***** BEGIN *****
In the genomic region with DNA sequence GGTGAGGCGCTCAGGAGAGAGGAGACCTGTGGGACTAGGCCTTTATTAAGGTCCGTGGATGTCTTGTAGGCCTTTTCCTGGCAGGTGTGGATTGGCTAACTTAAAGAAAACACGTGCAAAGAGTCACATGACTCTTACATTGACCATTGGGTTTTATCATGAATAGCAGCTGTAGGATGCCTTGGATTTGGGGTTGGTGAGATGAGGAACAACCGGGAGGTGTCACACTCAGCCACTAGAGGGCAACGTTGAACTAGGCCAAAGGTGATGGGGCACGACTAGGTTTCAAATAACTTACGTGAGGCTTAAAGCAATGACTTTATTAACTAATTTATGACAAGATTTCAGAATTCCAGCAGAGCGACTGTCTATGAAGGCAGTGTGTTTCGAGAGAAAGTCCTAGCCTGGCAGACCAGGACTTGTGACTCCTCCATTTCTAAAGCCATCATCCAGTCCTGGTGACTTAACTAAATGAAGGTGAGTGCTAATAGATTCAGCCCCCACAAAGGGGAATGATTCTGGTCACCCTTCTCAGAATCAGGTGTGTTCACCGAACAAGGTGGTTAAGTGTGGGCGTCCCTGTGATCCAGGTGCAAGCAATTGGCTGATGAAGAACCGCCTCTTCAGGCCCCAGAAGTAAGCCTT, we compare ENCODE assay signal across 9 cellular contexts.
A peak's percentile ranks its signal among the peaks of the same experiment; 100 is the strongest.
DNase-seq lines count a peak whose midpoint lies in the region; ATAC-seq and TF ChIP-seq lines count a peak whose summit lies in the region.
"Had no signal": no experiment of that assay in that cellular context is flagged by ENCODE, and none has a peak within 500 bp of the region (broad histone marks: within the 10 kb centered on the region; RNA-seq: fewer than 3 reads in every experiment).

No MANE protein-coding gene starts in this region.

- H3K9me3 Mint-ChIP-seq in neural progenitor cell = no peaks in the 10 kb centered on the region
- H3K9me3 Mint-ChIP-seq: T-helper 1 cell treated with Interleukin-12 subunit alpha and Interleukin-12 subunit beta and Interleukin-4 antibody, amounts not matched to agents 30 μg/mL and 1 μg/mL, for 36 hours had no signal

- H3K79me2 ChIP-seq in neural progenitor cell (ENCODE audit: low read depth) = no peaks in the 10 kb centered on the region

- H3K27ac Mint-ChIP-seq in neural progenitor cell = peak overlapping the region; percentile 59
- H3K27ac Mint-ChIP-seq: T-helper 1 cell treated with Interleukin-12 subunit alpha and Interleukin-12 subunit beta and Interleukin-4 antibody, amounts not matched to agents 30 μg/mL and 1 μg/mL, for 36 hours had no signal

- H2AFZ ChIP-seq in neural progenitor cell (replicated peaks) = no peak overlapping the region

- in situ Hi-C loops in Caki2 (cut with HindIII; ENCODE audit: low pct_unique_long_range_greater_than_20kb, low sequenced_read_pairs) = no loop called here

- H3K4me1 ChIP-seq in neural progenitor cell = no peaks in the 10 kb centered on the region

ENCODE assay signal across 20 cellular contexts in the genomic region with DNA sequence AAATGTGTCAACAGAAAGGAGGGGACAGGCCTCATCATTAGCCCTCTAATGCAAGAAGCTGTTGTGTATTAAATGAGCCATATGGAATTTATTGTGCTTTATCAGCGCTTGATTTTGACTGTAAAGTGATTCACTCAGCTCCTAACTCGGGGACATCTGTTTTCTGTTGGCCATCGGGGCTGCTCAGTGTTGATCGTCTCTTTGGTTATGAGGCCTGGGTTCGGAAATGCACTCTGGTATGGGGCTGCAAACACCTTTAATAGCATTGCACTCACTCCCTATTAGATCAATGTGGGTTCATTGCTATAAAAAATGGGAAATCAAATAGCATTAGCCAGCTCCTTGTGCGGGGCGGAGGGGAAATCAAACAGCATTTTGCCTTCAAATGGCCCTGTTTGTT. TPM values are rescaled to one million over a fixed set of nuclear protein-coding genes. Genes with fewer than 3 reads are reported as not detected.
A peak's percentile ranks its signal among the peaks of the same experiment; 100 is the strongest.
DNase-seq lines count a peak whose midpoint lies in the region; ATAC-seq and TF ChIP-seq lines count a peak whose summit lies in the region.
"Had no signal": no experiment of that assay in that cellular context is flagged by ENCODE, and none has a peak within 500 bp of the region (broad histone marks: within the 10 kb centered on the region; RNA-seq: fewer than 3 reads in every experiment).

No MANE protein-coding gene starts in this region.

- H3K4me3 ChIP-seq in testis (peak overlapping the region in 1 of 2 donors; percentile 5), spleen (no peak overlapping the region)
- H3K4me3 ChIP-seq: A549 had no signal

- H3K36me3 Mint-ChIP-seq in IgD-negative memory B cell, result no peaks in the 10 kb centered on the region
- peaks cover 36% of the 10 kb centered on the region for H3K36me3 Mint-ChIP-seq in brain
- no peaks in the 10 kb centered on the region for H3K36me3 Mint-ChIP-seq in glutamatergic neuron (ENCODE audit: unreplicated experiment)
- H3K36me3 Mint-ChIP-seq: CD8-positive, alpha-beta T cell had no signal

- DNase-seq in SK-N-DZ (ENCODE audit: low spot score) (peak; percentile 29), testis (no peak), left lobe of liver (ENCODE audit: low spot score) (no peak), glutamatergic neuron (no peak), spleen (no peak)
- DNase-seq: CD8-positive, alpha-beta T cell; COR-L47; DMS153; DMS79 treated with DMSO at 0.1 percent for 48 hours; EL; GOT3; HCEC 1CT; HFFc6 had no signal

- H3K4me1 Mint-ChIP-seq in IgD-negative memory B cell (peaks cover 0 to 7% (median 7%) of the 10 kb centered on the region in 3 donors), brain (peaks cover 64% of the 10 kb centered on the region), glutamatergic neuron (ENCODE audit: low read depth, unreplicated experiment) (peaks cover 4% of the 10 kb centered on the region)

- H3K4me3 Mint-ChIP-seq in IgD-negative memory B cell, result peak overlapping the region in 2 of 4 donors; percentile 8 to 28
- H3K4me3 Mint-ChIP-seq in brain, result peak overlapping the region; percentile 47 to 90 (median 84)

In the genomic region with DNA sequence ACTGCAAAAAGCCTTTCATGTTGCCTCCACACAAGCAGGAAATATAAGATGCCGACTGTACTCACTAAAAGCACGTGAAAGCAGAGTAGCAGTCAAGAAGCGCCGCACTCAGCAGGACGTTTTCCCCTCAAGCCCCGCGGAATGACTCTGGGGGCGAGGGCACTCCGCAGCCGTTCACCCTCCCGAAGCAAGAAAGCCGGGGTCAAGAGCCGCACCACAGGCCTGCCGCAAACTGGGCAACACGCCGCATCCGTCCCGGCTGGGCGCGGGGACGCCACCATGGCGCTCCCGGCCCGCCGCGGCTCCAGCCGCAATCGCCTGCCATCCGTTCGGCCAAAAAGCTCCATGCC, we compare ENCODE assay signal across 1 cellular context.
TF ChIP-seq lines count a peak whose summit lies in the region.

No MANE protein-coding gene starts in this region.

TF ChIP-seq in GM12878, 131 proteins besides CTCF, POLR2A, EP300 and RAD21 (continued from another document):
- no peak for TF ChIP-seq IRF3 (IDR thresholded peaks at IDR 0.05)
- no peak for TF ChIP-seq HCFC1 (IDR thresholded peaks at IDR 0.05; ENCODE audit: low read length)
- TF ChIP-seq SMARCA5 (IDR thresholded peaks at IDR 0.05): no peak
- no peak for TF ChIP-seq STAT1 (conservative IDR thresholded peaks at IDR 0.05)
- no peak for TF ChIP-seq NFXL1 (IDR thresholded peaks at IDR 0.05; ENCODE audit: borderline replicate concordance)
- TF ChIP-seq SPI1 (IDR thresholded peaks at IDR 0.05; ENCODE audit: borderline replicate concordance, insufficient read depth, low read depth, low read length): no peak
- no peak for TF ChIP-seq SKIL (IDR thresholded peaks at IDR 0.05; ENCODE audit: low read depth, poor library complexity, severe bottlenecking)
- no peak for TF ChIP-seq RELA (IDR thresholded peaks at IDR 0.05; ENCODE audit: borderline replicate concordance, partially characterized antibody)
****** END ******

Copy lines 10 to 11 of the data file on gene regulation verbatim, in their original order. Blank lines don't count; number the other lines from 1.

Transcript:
- H3K27ac Mint-ChIP-seq: T-helper 1 cell treated with Interleukin-12 subunit alpha and Interleukin-12 subunit beta and Interleukin-4 antibody, amounts not matched to agents 30 μg/mL and 1 μg/mL, for 36 hours had no signal

- H2AFZ ChIP-seq in neural progenitor cell (replicated peaks) = no peak overlapping the region